As stated in the article, “From the outset, Trayanova’s lab has been focused on modeling strategies that examine the basic mechanisms of heart disease and shed light on what’s going on and why in an ailing heart. But Trayanova has always had her sights set on the step beyond that as well—delivering clinical innovations. That’s an area where her team is now making exciting progress.”

To read the entire article at the Johns Hopkins summer 2013 Engineering Magazine, click here

Dr. Natalia Trayanova gives keynote lecture at IEEE Engineering in Medicine and Biology Society

Date: July 6, 2013

Natalia A. Trayanova, Murray B. Sachs Professor of Biomedical Engineering and the Institute for Computational Medicine, presented a keynote lecture at the 35th Annual Conference of the IEEE Engineering in Medicine and Biology Society. The conference was held on July 3-7 in Osaka, Japan. Natalia's presentation entitled “Modeling Heart Function and Dysfunction” was scheduled for theme 5 in the keynote speaker series.

Click here to view more information about the conference.

To view a pdf abstract of Dr. Trayanova's presentation, click here.

Dr Raimond Winslow gives keynote lecture at 2013 International Conference on Computational Sciences

Date: June 20, 2013

Dr. Raimond Winslow, Raj and Neera Singh Professor, Department of Biomedical Engineering and Director of the Institute for Computational Medicine was among the keynote speakers at the 2013 International Conference on Computational Science held June 5-7, 2013 in Barcelona, Spain. His presentation, entitled "The Emerging Discipline of Computational Medicine," detailed developments by the Institute in the creation of computational models "to capture all that we know about disease and to develop improved therapies tailored to the needs of individuals."

From the ICCS website: "The International Conference on Computational Science is an annual conference that brings together researchers and scientists from mathematics and computer science as basic computing disciplines, researchers from various application areas who are pioneering computational methods in sciences such as physics, chemistry, life sciences, and engineering, as well as in arts and humanitarian fields, to discuss problems and solutions in the area, to identify new issues, and to shape future directions for research."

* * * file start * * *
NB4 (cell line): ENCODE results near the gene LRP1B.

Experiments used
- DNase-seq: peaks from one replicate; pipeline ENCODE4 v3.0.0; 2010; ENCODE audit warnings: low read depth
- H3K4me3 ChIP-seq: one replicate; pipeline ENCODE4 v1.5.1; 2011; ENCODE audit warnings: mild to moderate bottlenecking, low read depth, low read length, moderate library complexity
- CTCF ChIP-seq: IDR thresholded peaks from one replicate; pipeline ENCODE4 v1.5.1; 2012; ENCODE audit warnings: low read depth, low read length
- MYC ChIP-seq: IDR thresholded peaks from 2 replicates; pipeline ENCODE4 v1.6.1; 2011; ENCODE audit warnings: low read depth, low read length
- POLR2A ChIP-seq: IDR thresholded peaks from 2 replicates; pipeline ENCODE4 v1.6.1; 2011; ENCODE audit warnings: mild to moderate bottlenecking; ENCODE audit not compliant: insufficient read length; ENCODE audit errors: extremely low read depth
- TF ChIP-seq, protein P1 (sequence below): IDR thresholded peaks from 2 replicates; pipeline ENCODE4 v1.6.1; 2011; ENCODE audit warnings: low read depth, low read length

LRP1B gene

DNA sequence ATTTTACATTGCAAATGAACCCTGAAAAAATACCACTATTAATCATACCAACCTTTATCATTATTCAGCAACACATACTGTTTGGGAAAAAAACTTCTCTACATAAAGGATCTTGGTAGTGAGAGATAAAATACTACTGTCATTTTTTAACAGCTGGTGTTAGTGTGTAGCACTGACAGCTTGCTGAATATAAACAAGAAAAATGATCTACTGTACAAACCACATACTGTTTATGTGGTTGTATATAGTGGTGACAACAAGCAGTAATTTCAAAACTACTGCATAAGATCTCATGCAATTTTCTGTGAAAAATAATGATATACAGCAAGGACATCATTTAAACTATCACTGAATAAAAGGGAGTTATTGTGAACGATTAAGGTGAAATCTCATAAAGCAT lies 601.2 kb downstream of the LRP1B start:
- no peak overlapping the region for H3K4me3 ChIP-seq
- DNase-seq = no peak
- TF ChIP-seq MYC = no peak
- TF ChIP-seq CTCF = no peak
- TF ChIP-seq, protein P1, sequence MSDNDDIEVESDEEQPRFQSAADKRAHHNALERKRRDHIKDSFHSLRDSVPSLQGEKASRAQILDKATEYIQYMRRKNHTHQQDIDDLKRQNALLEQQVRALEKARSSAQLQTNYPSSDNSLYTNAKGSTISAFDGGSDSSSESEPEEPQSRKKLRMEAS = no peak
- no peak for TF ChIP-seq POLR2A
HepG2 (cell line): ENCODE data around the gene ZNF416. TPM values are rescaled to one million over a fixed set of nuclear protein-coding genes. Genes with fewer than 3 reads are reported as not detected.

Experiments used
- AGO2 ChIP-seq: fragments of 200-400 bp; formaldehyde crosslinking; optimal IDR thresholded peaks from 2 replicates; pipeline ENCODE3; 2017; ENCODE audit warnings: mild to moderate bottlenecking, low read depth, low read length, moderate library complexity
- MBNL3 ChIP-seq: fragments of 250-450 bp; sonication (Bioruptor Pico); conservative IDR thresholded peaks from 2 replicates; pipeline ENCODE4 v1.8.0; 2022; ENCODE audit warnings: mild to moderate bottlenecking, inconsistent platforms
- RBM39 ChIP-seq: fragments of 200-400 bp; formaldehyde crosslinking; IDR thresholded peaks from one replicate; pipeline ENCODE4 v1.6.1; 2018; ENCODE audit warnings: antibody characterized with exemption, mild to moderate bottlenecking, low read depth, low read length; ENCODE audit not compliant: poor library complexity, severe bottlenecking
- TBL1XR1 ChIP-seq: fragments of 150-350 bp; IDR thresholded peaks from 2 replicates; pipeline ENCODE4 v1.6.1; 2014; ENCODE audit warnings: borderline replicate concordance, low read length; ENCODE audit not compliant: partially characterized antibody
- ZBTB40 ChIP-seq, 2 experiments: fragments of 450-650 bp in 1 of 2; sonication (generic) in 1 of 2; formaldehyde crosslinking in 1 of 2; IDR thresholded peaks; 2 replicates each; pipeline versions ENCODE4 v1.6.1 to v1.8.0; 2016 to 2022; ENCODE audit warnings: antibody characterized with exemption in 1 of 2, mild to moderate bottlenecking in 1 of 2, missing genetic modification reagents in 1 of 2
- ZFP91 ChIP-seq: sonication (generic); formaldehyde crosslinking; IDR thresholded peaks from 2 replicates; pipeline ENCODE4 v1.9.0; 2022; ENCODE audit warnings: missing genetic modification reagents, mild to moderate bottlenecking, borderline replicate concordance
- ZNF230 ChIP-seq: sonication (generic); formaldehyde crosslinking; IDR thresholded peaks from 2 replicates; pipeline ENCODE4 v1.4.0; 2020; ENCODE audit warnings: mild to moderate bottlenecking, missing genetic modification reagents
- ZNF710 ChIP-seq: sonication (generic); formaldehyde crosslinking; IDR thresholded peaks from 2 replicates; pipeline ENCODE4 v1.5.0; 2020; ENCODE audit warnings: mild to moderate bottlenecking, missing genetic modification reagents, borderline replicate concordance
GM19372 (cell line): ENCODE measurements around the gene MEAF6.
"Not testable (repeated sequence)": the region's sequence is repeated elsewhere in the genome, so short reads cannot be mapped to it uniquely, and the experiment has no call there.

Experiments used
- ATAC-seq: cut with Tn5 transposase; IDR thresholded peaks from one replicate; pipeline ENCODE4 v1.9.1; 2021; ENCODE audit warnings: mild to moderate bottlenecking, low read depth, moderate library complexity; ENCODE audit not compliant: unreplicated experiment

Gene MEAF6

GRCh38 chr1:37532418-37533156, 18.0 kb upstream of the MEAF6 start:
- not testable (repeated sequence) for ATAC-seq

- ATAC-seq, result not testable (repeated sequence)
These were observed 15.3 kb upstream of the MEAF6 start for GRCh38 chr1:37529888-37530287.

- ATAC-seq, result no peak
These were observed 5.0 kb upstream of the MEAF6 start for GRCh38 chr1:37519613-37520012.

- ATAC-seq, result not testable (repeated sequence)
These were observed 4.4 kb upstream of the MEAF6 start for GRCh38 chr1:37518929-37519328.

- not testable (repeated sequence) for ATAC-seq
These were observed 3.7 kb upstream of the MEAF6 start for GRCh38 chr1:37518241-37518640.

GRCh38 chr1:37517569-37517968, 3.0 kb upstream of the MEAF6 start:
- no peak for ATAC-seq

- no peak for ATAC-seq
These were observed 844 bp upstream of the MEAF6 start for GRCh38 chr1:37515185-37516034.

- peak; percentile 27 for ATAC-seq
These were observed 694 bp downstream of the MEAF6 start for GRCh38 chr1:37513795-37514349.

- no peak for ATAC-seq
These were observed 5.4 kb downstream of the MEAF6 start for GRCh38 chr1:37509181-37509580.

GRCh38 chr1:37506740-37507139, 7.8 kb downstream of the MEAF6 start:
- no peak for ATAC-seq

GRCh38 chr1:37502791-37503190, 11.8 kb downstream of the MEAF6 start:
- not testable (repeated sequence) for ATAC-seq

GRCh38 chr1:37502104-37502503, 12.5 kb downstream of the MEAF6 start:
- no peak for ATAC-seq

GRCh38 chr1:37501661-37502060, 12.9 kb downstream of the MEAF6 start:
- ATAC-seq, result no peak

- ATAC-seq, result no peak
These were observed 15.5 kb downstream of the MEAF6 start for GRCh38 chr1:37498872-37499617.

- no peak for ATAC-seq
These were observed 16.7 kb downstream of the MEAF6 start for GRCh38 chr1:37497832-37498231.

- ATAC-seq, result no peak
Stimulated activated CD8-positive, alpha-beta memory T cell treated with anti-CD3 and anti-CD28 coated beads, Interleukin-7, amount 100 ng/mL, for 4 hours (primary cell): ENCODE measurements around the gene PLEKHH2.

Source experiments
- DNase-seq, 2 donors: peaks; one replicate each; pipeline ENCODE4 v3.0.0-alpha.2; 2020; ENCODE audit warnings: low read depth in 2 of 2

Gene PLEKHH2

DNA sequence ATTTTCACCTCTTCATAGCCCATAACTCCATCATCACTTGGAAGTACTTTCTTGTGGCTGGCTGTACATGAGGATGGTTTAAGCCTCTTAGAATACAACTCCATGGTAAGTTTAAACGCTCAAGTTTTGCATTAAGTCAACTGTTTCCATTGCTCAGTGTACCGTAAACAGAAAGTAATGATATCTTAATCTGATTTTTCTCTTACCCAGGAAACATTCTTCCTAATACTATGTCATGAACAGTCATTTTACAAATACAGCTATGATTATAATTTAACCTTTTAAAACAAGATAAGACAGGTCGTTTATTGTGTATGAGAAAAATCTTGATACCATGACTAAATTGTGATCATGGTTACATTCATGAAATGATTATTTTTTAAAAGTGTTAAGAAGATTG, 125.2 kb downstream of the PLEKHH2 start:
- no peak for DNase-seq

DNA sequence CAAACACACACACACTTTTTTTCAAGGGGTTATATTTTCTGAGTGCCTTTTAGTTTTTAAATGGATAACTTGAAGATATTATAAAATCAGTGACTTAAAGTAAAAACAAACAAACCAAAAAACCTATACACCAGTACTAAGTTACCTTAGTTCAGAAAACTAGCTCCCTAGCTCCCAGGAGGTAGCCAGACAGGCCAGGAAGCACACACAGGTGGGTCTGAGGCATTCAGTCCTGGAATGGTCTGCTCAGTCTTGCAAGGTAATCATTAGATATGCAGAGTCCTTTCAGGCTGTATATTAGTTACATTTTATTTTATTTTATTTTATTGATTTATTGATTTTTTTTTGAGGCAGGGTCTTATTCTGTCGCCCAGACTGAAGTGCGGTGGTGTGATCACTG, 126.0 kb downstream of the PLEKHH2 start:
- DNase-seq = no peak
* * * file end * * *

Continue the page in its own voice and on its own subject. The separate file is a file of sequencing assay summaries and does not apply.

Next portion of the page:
For more information, visit the 2013 ICCS website or click here to view the presentation slides.

Dr. Natalia Trayanova's Research Featured in Hopkins Medicine News

Date: June 16, 2013

Dr. Natalia Trayanova of the Institute for Computational Medicine was recently featured in the Johns Hopkins Medicine ‘Dome’ Newsletter for her contributions to cardiology research. The article, entitled “Mapping the Heart”, discusses her work towards creating “a model of the heart that would work like Google Maps” through the study of its electrical and mechanical functions.

“Our goal is to learn as much as possible through these noninvasive tests that we are developing,” Trayanova says. “The more we know about heart function at both the theoretical level and the patient-specific level, the more we can improve the current therapies for patients suffering from heart disease.”

Click Here to read the entire article at